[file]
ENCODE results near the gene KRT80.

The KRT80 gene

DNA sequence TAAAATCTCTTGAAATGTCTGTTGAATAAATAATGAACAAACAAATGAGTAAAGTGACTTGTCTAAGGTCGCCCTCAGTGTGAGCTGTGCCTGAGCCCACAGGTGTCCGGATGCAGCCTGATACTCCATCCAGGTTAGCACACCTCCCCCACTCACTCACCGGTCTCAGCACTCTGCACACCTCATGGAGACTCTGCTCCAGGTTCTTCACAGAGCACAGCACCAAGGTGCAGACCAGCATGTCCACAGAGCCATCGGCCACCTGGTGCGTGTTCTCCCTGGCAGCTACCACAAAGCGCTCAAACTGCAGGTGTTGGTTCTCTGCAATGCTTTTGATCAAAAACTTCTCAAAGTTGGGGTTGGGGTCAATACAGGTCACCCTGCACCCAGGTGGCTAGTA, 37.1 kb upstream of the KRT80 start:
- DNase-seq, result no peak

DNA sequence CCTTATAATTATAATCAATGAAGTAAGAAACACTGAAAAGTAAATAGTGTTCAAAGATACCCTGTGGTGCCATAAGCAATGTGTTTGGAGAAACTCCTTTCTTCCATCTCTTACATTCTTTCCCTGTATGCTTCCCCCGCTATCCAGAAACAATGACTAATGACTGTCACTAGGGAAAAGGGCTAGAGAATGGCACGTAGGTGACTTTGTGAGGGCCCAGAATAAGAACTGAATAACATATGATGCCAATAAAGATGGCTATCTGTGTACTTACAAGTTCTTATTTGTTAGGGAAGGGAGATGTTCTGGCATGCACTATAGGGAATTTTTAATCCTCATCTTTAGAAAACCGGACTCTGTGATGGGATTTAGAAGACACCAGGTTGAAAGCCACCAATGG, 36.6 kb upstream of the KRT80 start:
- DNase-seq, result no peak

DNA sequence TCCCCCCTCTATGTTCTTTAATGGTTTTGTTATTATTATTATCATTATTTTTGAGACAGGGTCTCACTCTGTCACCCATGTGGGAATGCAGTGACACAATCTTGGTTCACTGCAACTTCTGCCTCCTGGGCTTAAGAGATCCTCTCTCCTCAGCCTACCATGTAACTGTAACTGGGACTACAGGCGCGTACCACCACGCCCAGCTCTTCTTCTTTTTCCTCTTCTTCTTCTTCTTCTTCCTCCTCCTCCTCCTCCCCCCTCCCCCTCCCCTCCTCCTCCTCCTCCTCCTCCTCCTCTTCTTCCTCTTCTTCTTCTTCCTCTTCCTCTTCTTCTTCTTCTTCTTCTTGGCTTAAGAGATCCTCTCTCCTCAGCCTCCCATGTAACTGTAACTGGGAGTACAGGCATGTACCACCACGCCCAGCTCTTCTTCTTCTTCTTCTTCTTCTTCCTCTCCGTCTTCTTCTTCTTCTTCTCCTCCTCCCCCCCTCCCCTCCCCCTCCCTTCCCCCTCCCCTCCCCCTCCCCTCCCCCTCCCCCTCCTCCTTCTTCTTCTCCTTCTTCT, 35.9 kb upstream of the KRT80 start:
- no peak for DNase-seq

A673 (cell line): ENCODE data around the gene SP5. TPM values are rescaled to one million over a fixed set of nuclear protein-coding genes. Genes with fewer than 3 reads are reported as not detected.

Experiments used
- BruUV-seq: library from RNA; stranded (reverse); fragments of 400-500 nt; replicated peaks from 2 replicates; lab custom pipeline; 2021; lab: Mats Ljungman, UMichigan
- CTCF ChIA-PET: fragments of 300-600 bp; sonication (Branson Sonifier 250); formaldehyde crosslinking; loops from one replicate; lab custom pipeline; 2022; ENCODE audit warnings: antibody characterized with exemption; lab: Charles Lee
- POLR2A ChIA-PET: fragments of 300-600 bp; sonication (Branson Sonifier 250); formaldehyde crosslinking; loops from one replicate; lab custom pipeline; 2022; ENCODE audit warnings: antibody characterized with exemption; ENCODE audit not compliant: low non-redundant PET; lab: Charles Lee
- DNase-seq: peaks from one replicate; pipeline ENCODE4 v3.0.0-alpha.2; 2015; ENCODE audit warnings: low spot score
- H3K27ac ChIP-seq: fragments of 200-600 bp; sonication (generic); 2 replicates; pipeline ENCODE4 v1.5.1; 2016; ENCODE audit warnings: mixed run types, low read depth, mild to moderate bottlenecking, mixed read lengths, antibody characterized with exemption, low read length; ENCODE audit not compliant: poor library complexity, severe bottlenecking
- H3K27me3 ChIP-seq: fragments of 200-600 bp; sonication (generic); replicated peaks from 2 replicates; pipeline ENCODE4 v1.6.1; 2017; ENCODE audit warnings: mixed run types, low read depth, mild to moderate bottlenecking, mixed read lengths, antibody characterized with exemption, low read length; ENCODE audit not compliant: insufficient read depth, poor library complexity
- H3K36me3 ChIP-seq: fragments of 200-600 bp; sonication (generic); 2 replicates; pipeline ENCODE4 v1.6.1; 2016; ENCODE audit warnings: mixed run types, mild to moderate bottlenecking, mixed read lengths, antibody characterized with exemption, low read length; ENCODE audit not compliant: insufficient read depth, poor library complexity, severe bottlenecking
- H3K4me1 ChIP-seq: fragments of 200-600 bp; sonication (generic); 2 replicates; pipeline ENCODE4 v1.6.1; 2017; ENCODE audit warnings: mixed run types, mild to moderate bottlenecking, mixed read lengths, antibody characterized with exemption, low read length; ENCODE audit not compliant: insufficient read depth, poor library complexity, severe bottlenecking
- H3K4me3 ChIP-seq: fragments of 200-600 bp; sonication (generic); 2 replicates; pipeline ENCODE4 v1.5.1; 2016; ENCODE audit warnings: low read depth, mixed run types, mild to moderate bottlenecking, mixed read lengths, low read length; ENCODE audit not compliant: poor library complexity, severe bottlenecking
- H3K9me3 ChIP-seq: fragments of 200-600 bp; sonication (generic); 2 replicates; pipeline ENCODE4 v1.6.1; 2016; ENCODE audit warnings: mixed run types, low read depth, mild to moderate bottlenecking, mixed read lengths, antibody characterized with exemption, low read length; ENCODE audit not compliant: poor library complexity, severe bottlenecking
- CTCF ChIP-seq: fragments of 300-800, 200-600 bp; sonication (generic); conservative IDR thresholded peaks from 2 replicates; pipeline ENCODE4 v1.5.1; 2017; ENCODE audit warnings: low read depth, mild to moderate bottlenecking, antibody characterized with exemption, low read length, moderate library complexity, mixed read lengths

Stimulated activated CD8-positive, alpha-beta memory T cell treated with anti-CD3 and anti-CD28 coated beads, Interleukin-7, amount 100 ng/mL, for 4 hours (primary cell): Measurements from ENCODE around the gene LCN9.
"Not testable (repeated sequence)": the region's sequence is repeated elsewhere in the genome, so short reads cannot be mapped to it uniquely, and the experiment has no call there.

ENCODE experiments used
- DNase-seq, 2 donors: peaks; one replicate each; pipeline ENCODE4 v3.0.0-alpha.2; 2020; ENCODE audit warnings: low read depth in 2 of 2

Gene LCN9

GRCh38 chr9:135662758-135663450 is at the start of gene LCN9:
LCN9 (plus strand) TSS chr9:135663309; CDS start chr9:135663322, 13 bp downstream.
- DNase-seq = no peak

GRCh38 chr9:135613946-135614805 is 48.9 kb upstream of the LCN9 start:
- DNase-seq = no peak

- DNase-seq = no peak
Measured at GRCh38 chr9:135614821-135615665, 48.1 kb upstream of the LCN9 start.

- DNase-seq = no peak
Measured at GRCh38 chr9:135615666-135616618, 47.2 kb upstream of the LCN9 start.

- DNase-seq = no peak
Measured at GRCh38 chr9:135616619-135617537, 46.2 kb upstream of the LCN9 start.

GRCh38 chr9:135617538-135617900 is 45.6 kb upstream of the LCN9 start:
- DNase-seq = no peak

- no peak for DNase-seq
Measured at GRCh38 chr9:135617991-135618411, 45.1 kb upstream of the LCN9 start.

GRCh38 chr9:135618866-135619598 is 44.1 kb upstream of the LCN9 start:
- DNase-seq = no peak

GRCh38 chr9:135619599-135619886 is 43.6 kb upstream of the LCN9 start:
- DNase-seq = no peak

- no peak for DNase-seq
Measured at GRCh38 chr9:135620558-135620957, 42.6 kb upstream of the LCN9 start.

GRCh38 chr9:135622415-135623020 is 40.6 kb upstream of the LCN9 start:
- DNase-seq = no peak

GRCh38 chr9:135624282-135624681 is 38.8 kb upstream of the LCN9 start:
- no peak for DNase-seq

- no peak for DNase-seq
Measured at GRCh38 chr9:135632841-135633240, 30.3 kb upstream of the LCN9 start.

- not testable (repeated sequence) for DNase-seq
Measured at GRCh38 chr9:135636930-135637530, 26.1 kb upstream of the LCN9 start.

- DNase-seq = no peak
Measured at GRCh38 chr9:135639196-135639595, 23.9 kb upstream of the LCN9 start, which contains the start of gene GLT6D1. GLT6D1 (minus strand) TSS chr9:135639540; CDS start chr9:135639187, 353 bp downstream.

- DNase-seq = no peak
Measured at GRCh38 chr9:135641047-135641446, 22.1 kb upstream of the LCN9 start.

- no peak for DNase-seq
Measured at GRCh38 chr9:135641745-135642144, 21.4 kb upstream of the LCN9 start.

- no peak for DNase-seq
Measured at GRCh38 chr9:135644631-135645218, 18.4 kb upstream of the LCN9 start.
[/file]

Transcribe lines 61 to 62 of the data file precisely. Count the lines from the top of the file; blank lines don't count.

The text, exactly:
Measured at GRCh38 chr9:135641745-135642144, 21.4 kb upstream of the LCN9 start.

- no peak for DNase-seq